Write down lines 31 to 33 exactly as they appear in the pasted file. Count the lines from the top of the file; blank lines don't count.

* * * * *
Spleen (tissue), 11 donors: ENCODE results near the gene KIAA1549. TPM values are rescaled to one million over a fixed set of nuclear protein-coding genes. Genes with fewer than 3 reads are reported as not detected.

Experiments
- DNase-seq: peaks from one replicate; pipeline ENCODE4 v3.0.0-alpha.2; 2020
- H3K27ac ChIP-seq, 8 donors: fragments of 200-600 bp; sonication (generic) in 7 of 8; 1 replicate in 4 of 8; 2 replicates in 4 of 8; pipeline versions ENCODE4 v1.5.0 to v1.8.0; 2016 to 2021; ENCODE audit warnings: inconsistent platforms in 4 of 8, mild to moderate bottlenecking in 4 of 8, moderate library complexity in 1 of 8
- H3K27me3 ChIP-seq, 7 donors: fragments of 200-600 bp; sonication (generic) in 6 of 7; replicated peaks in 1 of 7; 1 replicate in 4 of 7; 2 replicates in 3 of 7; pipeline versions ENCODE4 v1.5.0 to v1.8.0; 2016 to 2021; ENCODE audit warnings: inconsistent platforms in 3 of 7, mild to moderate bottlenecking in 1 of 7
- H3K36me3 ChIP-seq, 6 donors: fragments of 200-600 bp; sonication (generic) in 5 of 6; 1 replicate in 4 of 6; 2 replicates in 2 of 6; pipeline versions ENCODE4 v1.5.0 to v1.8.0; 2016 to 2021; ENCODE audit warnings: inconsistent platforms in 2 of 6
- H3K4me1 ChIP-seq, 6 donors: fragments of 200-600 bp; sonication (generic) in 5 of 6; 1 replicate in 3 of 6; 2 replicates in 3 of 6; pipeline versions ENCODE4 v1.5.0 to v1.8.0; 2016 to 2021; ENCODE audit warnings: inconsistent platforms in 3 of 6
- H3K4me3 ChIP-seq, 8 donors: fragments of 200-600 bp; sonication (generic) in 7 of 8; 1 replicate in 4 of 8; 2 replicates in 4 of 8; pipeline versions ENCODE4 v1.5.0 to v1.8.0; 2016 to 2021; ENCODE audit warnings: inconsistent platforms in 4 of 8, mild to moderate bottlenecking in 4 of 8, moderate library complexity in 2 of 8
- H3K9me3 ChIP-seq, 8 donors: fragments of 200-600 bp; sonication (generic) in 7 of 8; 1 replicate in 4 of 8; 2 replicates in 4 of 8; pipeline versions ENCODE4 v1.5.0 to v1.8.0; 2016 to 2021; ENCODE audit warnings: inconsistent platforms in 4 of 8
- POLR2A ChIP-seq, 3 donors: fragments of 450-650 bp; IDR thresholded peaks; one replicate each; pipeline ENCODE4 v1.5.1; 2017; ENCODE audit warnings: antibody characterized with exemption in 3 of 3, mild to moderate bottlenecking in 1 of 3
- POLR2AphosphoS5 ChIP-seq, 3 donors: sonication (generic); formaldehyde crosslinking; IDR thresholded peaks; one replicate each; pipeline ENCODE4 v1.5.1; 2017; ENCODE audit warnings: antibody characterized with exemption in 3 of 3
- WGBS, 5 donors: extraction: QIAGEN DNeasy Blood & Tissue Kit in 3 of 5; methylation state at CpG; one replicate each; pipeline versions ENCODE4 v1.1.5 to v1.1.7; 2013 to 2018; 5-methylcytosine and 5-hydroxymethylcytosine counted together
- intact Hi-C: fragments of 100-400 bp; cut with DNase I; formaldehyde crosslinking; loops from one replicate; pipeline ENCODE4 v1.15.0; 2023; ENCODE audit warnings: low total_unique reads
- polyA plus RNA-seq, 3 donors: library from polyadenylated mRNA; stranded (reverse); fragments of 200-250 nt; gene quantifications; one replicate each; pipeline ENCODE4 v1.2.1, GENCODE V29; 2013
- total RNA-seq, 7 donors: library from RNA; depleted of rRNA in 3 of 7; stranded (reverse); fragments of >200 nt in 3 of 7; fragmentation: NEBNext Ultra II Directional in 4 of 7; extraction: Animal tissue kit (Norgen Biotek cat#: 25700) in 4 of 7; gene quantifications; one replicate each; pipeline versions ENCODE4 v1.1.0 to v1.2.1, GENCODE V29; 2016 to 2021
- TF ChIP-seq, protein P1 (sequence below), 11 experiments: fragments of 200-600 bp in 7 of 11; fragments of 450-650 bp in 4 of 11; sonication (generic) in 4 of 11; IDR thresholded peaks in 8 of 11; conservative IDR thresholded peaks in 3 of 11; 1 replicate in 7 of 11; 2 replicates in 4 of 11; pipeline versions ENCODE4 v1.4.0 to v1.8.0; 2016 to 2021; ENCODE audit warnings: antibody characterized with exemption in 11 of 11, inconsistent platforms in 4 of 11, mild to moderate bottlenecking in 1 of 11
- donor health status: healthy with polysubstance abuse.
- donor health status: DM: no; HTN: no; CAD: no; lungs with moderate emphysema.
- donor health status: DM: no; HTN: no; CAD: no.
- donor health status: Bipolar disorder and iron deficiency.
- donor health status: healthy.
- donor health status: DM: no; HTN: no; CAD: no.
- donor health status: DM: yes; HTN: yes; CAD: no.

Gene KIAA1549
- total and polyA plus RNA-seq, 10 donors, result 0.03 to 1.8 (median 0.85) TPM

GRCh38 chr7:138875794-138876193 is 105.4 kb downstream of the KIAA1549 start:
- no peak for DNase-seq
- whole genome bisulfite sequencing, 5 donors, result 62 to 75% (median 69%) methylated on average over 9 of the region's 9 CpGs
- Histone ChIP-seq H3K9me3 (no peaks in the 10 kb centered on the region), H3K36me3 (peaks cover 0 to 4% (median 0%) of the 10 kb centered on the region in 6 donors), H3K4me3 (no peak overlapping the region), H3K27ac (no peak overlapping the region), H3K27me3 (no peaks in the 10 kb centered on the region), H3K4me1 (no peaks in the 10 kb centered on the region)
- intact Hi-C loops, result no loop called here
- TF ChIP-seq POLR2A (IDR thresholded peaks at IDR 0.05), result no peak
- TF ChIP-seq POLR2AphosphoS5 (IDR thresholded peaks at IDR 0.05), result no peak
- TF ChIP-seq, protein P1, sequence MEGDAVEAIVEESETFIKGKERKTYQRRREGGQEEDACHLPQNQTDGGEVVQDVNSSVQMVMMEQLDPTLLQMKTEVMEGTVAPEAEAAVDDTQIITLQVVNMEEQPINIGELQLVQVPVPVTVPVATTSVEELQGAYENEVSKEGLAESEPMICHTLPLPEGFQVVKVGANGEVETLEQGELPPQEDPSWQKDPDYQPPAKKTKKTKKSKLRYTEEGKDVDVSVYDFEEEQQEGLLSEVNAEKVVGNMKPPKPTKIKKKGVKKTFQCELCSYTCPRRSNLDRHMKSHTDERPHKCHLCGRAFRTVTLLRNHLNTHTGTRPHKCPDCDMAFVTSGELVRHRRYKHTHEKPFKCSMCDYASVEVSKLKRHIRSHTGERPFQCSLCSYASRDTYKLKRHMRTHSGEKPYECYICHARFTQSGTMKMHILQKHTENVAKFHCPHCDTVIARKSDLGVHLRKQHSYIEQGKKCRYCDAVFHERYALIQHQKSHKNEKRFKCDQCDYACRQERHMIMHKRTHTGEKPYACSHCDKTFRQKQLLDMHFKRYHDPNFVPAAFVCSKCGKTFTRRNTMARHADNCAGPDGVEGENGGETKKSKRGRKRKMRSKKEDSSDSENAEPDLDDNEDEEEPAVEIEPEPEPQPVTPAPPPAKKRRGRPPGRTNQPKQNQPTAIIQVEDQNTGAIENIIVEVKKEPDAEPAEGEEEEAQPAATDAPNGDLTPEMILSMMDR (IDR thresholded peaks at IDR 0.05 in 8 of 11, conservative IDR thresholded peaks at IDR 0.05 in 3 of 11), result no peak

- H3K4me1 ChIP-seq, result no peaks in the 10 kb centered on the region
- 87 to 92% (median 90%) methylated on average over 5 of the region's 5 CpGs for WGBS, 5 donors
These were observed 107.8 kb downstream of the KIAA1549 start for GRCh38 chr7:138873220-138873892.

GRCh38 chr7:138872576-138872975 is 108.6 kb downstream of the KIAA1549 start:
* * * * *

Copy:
- TF ChIP-seq POLR2A (IDR thresholded peaks at IDR 0.05), result no peak
- TF ChIP-seq POLR2AphosphoS5 (IDR thresholded peaks at IDR 0.05), result no peak
- TF ChIP-seq, protein P1, sequence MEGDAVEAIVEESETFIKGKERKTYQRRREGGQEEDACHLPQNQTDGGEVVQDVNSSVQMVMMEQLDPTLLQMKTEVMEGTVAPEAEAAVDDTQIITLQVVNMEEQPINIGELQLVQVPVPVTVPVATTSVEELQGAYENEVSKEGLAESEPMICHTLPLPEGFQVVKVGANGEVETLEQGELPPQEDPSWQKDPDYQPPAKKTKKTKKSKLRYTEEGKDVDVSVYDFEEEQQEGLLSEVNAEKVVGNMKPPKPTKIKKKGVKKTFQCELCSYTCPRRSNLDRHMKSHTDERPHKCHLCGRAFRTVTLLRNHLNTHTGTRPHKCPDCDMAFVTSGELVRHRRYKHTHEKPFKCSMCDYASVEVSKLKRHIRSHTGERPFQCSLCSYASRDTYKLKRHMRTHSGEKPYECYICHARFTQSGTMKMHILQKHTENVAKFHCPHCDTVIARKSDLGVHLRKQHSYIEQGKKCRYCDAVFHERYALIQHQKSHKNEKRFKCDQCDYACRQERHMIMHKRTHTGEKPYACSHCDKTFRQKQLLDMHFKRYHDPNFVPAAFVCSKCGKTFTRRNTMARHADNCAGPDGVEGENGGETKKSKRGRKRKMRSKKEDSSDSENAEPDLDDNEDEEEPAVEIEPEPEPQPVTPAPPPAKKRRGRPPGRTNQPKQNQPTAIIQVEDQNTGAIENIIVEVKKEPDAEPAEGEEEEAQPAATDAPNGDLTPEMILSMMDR (IDR thresholded peaks at IDR 0.05 in 8 of 11, conservative IDR thresholded peaks at IDR 0.05 in 3 of 11), result no peak